Persuasion, Delegation, and Private Information in Algorithm-Assisted Decisions

14 Feb 2024  ·  RuQing Xu ·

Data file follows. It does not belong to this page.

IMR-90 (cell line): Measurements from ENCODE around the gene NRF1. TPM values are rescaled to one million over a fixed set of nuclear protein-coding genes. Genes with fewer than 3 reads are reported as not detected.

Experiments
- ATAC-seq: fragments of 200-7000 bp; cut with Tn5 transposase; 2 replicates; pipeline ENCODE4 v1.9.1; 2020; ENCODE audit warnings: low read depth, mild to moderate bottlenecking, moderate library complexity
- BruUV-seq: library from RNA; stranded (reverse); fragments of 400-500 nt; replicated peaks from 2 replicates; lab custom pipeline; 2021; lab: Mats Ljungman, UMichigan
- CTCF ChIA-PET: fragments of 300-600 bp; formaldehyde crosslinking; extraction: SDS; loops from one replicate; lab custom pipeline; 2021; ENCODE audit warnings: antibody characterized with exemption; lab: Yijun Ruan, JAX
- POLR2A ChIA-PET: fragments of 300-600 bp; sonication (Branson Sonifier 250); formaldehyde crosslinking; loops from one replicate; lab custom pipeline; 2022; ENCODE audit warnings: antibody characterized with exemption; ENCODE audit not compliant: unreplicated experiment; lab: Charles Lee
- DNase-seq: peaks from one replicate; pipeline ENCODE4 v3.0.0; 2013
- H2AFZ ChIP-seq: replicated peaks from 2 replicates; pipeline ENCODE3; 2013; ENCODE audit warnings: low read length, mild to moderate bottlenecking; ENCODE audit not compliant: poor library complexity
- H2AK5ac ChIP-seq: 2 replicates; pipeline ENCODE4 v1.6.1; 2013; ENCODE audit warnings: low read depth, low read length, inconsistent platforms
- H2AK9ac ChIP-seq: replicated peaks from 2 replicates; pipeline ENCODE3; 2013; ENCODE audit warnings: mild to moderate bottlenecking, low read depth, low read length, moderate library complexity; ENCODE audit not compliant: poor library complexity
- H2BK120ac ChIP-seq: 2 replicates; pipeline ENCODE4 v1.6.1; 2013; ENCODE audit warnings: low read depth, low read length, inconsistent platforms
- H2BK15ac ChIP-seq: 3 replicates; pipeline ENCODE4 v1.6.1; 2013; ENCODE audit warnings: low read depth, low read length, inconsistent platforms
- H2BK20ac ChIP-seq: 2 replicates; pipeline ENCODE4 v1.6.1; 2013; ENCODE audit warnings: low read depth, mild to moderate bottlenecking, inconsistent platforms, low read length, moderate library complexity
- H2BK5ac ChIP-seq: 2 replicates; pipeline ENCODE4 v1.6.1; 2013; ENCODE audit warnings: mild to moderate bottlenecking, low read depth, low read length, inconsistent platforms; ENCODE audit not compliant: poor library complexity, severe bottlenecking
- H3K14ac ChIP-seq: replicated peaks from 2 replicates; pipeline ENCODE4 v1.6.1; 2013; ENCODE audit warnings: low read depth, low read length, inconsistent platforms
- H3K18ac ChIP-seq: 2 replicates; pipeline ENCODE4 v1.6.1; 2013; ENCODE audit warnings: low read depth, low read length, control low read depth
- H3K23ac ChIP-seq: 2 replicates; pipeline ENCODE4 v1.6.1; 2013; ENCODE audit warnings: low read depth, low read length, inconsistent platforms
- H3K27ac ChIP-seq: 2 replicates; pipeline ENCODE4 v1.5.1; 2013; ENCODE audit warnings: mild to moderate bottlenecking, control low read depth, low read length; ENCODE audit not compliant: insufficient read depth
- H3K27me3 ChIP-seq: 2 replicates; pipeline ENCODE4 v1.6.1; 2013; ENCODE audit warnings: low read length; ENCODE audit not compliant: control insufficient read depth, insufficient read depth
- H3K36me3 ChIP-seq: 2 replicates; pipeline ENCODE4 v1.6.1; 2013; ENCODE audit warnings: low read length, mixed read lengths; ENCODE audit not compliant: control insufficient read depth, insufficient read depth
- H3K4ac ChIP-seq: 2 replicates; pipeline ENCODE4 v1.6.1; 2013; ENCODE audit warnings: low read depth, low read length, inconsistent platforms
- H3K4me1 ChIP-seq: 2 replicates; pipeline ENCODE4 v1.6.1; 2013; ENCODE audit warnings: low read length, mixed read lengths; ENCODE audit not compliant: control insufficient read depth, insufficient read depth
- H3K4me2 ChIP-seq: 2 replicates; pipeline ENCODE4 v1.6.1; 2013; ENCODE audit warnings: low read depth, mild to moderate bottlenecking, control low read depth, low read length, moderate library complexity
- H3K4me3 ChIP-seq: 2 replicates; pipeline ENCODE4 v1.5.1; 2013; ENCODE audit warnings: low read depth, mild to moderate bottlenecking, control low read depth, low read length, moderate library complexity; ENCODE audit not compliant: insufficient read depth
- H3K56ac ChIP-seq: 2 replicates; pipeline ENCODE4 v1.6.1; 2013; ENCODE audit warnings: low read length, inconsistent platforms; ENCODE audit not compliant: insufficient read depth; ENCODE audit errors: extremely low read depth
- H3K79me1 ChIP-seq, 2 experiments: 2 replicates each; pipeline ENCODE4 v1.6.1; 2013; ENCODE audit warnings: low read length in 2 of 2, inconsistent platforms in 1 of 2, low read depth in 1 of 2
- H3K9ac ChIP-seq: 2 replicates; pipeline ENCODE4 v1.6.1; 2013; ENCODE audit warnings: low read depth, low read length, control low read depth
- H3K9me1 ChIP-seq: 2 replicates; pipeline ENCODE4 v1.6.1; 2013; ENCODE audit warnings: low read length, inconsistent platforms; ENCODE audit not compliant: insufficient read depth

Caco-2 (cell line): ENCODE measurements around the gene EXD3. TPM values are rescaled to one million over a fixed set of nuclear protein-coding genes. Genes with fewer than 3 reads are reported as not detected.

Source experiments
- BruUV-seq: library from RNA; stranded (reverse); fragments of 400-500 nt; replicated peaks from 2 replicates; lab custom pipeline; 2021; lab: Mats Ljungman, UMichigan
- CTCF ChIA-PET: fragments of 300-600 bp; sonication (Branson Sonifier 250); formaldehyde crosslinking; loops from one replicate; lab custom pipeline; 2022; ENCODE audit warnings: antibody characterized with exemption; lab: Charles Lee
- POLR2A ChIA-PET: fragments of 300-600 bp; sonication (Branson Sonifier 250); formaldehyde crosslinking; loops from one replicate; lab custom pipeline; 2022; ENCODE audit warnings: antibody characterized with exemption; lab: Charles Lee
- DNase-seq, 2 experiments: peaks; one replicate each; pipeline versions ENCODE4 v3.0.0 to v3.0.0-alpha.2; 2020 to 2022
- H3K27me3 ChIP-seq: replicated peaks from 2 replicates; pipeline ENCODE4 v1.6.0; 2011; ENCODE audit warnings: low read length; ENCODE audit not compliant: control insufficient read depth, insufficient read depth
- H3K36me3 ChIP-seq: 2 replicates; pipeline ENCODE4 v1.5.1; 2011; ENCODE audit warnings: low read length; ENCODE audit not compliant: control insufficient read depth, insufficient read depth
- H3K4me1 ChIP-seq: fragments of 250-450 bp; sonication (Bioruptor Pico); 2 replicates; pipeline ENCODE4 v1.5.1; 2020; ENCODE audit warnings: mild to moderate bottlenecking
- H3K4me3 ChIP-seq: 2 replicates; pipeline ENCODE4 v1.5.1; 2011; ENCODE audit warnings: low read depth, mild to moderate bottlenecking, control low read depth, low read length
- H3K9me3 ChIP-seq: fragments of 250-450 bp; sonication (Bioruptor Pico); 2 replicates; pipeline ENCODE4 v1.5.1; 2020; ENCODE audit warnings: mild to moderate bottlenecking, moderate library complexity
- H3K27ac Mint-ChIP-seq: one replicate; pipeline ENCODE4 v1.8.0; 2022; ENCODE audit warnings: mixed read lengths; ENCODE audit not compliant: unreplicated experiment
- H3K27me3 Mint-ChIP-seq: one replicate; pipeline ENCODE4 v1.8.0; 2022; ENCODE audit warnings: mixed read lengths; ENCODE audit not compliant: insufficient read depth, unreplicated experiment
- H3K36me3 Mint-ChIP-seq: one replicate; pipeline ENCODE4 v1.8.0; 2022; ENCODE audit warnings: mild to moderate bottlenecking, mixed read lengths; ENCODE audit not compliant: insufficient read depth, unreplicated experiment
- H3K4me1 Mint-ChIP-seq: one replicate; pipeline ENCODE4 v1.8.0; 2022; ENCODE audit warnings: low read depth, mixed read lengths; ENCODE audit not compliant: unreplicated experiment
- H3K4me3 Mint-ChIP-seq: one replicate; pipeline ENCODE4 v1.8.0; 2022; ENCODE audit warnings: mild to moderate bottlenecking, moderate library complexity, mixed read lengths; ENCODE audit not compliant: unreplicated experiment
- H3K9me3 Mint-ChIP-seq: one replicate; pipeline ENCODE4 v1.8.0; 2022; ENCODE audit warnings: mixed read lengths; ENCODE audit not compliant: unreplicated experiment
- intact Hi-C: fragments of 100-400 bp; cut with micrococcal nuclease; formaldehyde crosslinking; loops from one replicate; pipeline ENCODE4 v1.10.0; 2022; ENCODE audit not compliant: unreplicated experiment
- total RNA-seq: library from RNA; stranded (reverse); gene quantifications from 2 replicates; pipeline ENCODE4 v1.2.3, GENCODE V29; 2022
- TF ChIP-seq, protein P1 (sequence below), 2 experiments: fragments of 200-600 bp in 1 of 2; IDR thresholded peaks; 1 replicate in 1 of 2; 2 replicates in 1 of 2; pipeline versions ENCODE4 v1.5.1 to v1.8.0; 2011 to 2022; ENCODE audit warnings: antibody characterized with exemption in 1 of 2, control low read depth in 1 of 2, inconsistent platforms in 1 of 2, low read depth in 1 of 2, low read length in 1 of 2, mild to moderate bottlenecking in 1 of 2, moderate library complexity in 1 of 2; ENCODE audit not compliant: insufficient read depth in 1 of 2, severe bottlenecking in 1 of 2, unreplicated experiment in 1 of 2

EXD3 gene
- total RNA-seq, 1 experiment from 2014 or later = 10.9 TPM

A principal designs an algorithm that generates a publicly observable prediction of a binary state. She must decide whether to act directly based on the prediction or to delegate the decision to an agent with private information but potential misalignment. We study the optimal design of the prediction algorithm and the delegation rule in such environments. Three key findings emerge: (1) Delegation is optimal if and only if the principal would make the same binary decision as the agent had she observed the agent's information. (2) Providing the most informative algorithm may be suboptimal even if the principal can act on the algorithm's prediction. Instead, the optimal algorithm may provide more information about one state and restrict information about the other. (3) Well-intentioned policies aiming to provide more information, such as keeping a "human-in-the-loop" or requiring maximal prediction accuracy, could strictly worsen decision quality compared to systems with no human or no algorithmic assistance. These findings predict the underperformance of human-machine collaborations if no measures are taken to mitigate common preference misalignment between algorithms and human decision-makers.

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